IUBio

the liver and the brain

dan michaels feedbackdroids at yahoo.com
Fri Sep 3 11:56:31 EST 2004


James Michael Howard <jmhoward at anthropogeny.com> wrote in message news:<2ctdj053ut8c3hvfvalm472pef47dpsf1u at 4ax.com>...
> On 1 Sep 2004 18:58:10 -0700, feedbackdroids at yahoo.com (dan michaels)
> wrote:
> 
> >r norman <rsn_ at _comcast.net> wrote in message news:<p81cj0dpssidqvd146ckens4c5hss9t0tb at 4ax.com>...
> >
> >> 
> >> The evidence is quite clear.  There is good, hard experimental data to
> >> prove that genetically determined motor pattern generating circuits do
> >> exist in mammals in general and humans in particular.  There is also
> >> good, hard experimental data to prove that experience and synaptic
> >> modification is usually necessary to make these circuits function
> >> appropriately to produce useful, responsive, and adaptive behavior in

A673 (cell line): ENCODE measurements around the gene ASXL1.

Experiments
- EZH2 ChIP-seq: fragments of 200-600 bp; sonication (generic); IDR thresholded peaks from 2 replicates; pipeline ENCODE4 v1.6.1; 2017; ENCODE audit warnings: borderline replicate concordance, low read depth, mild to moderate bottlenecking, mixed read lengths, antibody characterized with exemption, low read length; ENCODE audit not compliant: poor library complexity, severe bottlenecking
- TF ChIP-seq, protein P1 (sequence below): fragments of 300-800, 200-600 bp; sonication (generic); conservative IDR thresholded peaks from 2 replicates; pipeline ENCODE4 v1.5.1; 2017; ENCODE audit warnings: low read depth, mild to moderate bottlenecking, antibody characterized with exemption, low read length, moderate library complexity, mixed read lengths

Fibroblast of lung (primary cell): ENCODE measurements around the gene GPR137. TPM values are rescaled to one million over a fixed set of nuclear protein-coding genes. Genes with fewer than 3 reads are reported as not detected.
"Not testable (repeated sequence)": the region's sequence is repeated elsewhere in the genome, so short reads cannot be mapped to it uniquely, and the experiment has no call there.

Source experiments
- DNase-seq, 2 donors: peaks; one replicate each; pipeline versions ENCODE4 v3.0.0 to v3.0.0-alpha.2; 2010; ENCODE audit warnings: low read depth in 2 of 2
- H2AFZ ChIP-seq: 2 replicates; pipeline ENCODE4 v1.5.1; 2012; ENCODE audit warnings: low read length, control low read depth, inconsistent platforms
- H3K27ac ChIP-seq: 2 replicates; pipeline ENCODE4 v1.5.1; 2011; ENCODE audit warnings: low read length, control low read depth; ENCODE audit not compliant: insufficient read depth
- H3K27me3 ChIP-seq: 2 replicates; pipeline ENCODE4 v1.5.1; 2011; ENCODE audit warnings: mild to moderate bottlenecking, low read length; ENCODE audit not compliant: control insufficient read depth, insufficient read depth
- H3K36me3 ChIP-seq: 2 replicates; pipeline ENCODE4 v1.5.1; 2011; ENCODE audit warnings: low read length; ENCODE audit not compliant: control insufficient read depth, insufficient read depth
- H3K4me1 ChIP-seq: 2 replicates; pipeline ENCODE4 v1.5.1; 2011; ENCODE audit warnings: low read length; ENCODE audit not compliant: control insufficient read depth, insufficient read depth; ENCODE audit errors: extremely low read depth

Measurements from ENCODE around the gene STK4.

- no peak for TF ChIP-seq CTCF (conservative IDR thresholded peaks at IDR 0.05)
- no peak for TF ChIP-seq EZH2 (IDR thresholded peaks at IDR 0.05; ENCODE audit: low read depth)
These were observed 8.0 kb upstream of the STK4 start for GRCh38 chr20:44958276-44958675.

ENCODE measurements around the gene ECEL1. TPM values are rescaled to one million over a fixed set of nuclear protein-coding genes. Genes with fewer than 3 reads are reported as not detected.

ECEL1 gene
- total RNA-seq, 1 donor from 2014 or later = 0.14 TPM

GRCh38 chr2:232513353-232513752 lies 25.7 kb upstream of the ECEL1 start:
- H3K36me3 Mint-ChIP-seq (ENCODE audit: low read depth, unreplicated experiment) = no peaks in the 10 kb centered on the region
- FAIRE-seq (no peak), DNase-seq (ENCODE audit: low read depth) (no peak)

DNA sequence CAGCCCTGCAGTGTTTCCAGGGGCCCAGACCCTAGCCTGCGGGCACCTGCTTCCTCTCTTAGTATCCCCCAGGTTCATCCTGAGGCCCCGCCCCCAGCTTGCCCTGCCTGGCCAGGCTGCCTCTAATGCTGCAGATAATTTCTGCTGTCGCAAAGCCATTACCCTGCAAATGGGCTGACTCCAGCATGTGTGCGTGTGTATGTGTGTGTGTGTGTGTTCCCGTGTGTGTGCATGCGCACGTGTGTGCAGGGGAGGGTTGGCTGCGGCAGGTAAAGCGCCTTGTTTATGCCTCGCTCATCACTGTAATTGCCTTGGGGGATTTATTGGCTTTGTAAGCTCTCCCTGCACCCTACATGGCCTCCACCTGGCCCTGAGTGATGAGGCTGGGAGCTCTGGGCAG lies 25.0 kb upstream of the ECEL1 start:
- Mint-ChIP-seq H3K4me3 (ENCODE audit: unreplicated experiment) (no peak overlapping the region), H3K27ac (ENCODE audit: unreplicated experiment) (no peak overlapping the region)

> >> the functioning organism.
> >> 
> >
> >
> >Thanks for all the references. It'll take a while to get through them.
> >Your summary doesn't help much, however, as it doesn't distinquish
> >between ungulates which run within minutes of being born as compared
> >to humans which take a year or so to make it to pokey walking. Off to
> >the abstracts.
> 
> I suggest the explanation of this is "intraneural" competition.  The
> human brain, being larger, requires more of the mechanism/s for growth
> and development so it competes better than the spinal nerves for
> myelinization.  Therefore, myelinization of the spinal nerves,
> necessary for walking, is defered in humans.


Yes, this is the general mechanism, but I was really conjecturing
about specifics about nature vs nurture in perceptual systems of
ungulates.



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